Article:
41. Huchon, H., & Démolin, G. (1970). La bioécologie de la processionnaire du pin. Dispersion potentielle – Dispersion actuelle. Revue Forestière Française (N° spécial “La lutte biologique en forêt”), 220–234.Google Scholar
  42. Inal, A., Altintaş, D. U., Güvenmez, H. K., Yilmaz, M., & Kendirli, S. G. (2006). Life-threatening facial edema due to pine caterpillar mimicking an allergic event. Allergologia et immunopathologia (Madrid), 34, 171–173.CrossRefGoogle Scholar
  43. Johansson, S. G., Hourihane, J. O., Bousquet, J., Bruijnzeel-Koomen, C., Dreborg, S., Haahtela, T., Kowalski, M. L., Mygind, N., Ring, J., Van Cauwenberge, P., Van Hage-Hamsten, M., & Wüthrich, B. (2001). EAACI (the European Academy of Allergology and Clinical Immunology) nomenclature task force. A revised nomenclature for allergy. An EAACI position statement from the EAACI nomenclature task force. Allergy, 56(9), 813–824.PubMedCrossRefGoogle Scholar
  44. Kawamoto, F., & Kumada, N. (1984). Biology and venoms of Lepidoptera. In A. T. Tu (Ed.), Handbook of natural toxins: Vol. 2. Insect poisons, allergens, and other invertebrate venoms (pp. 291–330). New York: Dekker.Google Scholar
  45. Kemper, H. (1955). Experimentelle Untersuchungen über die durch Afterwolle von Euproctis chrysorrhoea (Lepidoptera) erzeugte Dermatitis, vergleichen mit der Wirkung von Arthropodenstichen. Zeitschrift für Angewandte Zoologie, 55, 37–59.Google Scholar
  46. Kozer, E., Lahat, E., & Berkovitch, M. (1999). Hypertension and abdominal pain, uncommon presentation after exposure to a pine caterpillar. Toxicon, 37, 1797–1801.PubMedCrossRefGoogle Scholar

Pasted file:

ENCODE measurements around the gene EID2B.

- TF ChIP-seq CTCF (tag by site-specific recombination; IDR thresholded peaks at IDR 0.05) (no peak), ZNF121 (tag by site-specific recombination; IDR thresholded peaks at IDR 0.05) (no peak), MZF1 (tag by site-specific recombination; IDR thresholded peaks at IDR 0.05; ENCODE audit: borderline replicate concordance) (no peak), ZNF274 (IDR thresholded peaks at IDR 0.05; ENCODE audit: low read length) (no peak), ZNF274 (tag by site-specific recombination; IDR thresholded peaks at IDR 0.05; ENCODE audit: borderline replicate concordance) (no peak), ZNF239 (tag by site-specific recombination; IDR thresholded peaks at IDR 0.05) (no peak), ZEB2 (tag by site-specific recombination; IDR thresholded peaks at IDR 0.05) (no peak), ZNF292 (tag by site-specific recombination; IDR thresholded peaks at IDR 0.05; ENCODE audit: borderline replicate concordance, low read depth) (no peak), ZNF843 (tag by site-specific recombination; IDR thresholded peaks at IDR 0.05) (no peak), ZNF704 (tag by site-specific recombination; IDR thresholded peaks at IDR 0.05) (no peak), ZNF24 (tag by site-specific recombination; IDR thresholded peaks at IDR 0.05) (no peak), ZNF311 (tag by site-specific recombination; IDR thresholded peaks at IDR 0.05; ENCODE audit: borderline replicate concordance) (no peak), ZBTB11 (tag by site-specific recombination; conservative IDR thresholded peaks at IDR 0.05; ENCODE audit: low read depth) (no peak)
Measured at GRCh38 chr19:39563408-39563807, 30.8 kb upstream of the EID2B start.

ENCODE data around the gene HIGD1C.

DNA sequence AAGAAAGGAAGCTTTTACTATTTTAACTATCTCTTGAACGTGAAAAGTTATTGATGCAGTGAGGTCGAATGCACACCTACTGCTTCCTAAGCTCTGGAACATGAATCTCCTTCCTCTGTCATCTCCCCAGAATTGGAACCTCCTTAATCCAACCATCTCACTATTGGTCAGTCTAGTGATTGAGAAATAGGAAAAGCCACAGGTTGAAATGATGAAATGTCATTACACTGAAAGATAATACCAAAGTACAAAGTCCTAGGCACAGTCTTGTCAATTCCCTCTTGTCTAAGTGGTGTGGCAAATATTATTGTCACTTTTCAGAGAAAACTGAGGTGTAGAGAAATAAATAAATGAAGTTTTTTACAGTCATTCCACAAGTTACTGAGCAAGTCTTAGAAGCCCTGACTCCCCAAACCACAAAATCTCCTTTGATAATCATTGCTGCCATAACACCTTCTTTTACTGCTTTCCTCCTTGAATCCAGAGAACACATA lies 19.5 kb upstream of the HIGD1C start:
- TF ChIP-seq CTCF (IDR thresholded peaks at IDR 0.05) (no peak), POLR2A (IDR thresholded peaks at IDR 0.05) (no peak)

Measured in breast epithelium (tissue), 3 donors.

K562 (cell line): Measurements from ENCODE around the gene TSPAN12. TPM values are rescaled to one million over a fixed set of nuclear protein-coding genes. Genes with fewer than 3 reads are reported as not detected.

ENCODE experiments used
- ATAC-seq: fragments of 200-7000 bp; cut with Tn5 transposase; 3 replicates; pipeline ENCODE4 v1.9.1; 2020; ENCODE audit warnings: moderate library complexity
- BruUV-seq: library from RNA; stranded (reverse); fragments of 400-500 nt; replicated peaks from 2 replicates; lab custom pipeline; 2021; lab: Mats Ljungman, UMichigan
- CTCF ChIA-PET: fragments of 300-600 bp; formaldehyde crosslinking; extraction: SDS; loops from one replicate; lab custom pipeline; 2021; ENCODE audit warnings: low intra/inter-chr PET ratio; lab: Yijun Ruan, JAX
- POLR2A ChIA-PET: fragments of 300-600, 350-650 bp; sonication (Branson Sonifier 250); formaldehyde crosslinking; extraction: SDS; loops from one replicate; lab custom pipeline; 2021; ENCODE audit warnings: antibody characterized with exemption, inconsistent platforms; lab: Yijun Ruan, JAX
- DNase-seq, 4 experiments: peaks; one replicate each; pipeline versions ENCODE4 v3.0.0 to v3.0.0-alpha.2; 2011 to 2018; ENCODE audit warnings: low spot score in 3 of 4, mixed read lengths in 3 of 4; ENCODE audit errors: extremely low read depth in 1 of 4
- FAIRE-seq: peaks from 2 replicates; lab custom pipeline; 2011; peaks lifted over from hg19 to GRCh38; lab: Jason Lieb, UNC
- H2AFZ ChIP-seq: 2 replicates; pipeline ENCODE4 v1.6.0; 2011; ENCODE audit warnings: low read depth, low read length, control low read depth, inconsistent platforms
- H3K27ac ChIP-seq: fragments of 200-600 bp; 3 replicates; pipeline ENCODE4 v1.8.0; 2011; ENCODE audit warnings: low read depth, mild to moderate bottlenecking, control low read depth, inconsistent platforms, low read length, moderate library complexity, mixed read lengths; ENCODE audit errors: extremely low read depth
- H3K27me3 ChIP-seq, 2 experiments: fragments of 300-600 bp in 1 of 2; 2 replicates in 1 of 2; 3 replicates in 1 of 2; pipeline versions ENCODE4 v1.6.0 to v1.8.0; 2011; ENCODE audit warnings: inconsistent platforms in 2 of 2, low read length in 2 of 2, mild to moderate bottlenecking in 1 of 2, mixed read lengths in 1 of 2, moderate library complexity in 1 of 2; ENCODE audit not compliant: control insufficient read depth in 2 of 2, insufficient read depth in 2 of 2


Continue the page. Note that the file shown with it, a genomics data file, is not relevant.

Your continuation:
47. Lamy, M. (1990). Contact dermatitis (erucism) produced by processionary caterpillars (genus Thaumetopoea). Journal of Applied Entomology, 110, 425–437.CrossRefGoogle Scholar
  48. Lamy, M., Ducombs, G., Pastureaud, M. H., & Vincendeau, P. (1982). Productions tégumentaires de la processionnaire du pin (Thaumetopoea pityocampa Schiff.) (Lépidoptères). Appareil urticant et appareil de ponte. Bulletin de la Société Entomologique de France, 107, 515–529.Google Scholar
  49. Lamy, M., Vincendeau, P., Ducombs, G., & Pastureaud, M. H. (1983). Irritating substance extracted from the Thaumetopoea pityocampa Schiff caterpillar mechanism of action. Experientia, 39, 299.PubMedCrossRefGoogle Scholar
  50. Lamy, M., Pastureaud, M. H., Novak, F., & Ducombs, G. (1984). Papillons urticants d’Afrique et d’Amérique du Sud (genus Anaphae et genus Hylesia): contribution du microscope électronique à balayage à l’étude de leur appareil urticant et à leur mode d’action. Bulletin de la Société Zoologique de France, 109, 163–177.Google Scholar
  51. Lamy, M., Pastureaud, M. H., & Ducombs, G. (1985). Thaumetopoein, an urticating protein of the processionary hairs of the caterpillar (Thaumetopoea pityocampa Schiff) (Lepidoptera, Thaumetopoeidae). Comptes rendus de l’académie des sciences. Série III, Sciences de la vie, 301, 173–176.PubMedGoogle Scholar
  52. Lamy, M., Novak, F., Duboscq, M. F., Ducombs, G., & Maleville, J. (1988). The oak Processionary caterpillar (Thaumetopoea processionea L) and man – Urticating apparatus and mechanism of action. Annales de Dermatologie et de Venereologie, 115, 1023–1032.PubMedGoogle Scholar